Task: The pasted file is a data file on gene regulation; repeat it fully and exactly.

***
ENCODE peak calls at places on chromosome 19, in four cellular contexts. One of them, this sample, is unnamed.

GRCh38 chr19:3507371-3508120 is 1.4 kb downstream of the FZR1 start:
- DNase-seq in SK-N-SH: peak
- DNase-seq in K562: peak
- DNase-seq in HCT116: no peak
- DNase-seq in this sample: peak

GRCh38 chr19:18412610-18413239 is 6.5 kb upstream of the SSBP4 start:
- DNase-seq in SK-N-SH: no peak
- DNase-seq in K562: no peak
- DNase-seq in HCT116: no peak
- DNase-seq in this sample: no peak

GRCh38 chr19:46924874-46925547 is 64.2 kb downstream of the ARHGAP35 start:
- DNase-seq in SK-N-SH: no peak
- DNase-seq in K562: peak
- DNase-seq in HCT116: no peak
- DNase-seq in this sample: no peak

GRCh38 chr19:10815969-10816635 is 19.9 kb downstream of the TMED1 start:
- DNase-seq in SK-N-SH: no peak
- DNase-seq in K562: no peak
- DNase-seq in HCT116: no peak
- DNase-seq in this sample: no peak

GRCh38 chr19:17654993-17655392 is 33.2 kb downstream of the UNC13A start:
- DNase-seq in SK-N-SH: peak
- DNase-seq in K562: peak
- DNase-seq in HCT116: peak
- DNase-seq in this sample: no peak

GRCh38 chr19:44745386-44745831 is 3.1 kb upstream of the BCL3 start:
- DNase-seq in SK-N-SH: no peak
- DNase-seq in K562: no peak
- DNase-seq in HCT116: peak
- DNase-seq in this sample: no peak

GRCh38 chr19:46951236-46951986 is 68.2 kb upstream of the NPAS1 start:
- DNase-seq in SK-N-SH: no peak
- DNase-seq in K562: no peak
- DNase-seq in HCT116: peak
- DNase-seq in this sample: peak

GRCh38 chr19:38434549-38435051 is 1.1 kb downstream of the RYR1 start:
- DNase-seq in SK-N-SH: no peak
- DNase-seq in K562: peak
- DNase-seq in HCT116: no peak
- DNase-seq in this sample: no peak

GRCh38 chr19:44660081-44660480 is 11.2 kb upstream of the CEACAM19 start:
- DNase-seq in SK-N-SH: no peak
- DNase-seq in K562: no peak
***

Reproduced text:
ENCODE peak calls at places on chromosome 19, in four cellular contexts. One of them, this sample, is unnamed.

GRCh38 chr19:3507371-3508120 is 1.4 kb downstream of the FZR1 start:
- DNase-seq in SK-N-SH: peak
- DNase-seq in K562: peak
- DNase-seq in HCT116: no peak
- DNase-seq in this sample: peak

GRCh38 chr19:18412610-18413239 is 6.5 kb upstream of the SSBP4 start:
- DNase-seq in SK-N-SH: no peak
- DNase-seq in K562: no peak
- DNase-seq in HCT116: no peak
- DNase-seq in this sample: no peak

GRCh38 chr19:46924874-46925547 is 64.2 kb downstream of the ARHGAP35 start:
- DNase-seq in SK-N-SH: no peak
- DNase-seq in K562: peak
- DNase-seq in HCT116: no peak
- DNase-seq in this sample: no peak

GRCh38 chr19:10815969-10816635 is 19.9 kb downstream of the TMED1 start:
- DNase-seq in SK-N-SH: no peak
- DNase-seq in K562: no peak
- DNase-seq in HCT116: no peak
- DNase-seq in this sample: no peak

GRCh38 chr19:17654993-17655392 is 33.2 kb downstream of the UNC13A start:
- DNase-seq in SK-N-SH: peak
- DNase-seq in K562: peak
- DNase-seq in HCT116: peak
- DNase-seq in this sample: no peak

GRCh38 chr19:44745386-44745831 is 3.1 kb upstream of the BCL3 start:
- DNase-seq in SK-N-SH: no peak
- DNase-seq in K562: no peak
- DNase-seq in HCT116: peak
- DNase-seq in this sample: no peak

GRCh38 chr19:46951236-46951986 is 68.2 kb upstream of the NPAS1 start:
- DNase-seq in SK-N-SH: no peak
- DNase-seq in K562: no peak
- DNase-seq in HCT116: peak
- DNase-seq in this sample: peak

GRCh38 chr19:38434549-38435051 is 1.1 kb downstream of the RYR1 start:
- DNase-seq in SK-N-SH: no peak
- DNase-seq in K562: peak
- DNase-seq in HCT116: no peak
- DNase-seq in this sample: no peak

GRCh38 chr19:44660081-44660480 is 11.2 kb upstream of the CEACAM19 start:
- DNase-seq in SK-N-SH: no peak
- DNase-seq in K562: no peak